In Pursuit of a Better Life

The Warmth of Other Suns: The Epic Story of America’s Great Migration
By Isabel Wilkerson
640 pp. Vintage. $18.

Ladies and gentlemen, give it up for Isabel Wilkerson! Talk about dedication! How many years must it have taken Wilkerson to research and write this? In the afterword she talks about researching this book in the mid-90s. The 90s!!! This thing was published in 2010!

And it shows, too. The breadth of detail, nearly all of it going back several decades … it’s just astounding, really. No wonder this work of art won the Pulitzer. I’d be outraged if it hadn’t!

I’m ashamed to say that I didn’t know much about the Great Migration before this. I had heard OF it, but I didn’t know the details, had certainly not thought about the fact that the lives of so many great men and women — James Baldwin, Miles Davis, Michelle Obama, John Coltrane, among many others — would have been altered, drastically, had their parents not made the decision to emigrate from the south.

“The Warmth of Other Suns: The Epic Story of America’s Great Migration” definitely gives you those details, gives you all those facts, and yes, it is indeed EPIC!

You don’t need to have a keen interest in the history of African Americans in the United States in order to enjoy this one either, because as Wilkerson makes so clear, this isn’t just a book about African American history — it’s a book about American history.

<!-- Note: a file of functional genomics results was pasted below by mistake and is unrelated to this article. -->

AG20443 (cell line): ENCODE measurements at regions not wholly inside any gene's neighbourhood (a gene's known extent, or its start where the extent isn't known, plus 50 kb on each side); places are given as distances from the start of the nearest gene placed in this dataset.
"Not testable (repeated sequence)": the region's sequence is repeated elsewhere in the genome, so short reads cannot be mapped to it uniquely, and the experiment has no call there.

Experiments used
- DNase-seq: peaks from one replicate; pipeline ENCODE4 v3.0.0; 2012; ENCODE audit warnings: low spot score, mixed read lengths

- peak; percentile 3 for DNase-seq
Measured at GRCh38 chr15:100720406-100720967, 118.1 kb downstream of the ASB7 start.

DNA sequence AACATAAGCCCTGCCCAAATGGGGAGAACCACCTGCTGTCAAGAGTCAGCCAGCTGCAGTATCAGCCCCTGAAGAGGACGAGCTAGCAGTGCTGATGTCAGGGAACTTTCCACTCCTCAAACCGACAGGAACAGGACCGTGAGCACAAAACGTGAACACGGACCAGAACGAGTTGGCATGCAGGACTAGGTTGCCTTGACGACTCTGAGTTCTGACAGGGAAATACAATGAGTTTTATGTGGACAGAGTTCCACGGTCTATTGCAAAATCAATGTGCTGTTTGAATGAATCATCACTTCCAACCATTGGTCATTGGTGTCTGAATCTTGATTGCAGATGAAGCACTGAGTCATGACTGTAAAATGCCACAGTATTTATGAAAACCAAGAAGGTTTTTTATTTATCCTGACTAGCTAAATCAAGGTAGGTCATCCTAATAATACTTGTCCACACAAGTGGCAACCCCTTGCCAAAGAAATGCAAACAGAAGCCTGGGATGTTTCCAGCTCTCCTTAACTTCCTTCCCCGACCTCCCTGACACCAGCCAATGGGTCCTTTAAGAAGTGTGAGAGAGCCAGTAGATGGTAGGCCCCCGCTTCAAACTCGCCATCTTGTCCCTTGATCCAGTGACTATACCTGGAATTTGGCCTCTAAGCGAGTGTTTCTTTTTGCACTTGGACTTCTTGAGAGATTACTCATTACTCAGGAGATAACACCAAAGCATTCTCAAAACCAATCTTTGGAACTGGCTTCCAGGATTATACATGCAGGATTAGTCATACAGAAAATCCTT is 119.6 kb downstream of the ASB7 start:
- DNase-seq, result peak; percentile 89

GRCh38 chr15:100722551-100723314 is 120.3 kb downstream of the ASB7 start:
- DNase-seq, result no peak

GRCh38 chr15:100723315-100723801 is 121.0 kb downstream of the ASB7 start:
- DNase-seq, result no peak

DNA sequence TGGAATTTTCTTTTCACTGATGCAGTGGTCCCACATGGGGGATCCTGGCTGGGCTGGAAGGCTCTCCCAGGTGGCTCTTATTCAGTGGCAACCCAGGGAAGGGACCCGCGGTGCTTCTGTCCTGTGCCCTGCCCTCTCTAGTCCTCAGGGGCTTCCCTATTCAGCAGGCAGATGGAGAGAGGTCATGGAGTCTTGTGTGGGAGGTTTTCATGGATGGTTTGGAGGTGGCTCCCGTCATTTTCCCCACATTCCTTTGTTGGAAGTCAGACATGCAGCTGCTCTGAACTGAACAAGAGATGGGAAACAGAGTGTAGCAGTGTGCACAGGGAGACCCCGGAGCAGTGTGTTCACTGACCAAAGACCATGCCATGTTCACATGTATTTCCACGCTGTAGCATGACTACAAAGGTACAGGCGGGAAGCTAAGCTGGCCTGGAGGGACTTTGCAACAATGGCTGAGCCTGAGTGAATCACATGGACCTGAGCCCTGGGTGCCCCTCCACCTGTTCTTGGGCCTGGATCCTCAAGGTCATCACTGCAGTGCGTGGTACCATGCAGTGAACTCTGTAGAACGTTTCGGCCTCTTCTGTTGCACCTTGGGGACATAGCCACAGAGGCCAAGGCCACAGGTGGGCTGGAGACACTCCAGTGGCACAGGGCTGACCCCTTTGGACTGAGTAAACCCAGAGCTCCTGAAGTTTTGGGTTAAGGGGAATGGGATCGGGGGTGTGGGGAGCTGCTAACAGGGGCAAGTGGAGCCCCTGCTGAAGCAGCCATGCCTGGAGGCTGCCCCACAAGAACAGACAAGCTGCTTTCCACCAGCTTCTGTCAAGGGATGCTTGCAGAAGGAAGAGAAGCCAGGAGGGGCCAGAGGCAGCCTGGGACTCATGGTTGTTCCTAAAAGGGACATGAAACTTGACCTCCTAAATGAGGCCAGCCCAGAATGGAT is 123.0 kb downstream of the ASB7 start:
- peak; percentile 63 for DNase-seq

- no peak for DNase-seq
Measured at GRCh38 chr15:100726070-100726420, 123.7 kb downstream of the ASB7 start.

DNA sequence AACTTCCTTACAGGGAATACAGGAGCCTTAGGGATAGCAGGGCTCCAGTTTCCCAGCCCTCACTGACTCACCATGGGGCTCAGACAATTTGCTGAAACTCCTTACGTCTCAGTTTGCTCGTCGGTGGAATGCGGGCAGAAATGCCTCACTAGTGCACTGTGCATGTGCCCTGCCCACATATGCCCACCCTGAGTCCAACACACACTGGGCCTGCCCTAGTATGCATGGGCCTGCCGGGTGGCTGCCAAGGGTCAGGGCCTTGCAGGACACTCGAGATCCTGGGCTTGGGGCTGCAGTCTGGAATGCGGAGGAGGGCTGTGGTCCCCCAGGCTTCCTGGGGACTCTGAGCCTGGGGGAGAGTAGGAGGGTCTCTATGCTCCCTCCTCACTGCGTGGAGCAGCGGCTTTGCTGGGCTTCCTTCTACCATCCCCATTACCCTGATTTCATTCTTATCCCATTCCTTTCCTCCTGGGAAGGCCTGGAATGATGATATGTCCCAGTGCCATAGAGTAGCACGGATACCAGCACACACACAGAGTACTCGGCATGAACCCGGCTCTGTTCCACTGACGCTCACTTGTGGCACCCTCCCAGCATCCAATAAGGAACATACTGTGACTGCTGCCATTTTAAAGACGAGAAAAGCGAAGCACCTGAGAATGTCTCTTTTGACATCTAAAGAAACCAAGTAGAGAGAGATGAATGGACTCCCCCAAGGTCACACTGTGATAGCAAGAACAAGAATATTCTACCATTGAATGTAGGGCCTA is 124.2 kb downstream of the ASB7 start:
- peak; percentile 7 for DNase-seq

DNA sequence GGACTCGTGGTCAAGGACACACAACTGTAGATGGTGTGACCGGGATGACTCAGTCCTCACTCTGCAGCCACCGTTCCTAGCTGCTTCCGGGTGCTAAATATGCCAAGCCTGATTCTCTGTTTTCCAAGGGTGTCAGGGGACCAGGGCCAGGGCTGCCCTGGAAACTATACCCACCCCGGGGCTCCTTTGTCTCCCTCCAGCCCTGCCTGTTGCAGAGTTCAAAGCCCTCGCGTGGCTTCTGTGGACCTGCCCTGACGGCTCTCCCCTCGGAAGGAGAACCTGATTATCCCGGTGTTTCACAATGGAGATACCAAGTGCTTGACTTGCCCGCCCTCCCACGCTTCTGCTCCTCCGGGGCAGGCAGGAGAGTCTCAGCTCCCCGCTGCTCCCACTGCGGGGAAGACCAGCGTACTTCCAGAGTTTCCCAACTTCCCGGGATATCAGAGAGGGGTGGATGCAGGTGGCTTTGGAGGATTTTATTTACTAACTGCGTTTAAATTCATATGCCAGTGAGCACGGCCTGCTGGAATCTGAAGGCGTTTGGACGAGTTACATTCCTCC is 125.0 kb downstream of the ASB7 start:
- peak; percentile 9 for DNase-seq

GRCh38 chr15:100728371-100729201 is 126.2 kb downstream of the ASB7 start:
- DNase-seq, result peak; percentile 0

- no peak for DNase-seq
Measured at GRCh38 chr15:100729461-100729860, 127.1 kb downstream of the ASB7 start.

There’s a lot here that made me just shake my head in horror at what black people had to go through to achieve the simplest things, things that the rest of us take totally for granted.

This is as authoritative a text as can be written on this fascinating topic, but it doesn’t at any time feel scholarly in the sense of its pacing. Wilkerson shows us the Great Migration in the stories of three African Americans, all three of whom made the decision to escape the racism they experienced on a daily basis in Louisiana, Mississippi, and Florida, to try and make a new life for themselves in Los Angeles, Chicago, and New York, respectively.

In all three cases, our heroes, Robert Foster, Ida Mae Gladney, and George Starling, left unspeakable circumstances — and it was clear that leaving was in no way easy — only to experience additional discrimination when they finally made it out to the west and the north.

At times heartbreaking, at others deeply inspiring, “The Warmth of Other Suns” is a triumph that will make you appreciate the strength of the human spirit and of these brave men and women who made the fateful decision to risk everything when they couldn’t be certain of what awaited them on the other side.

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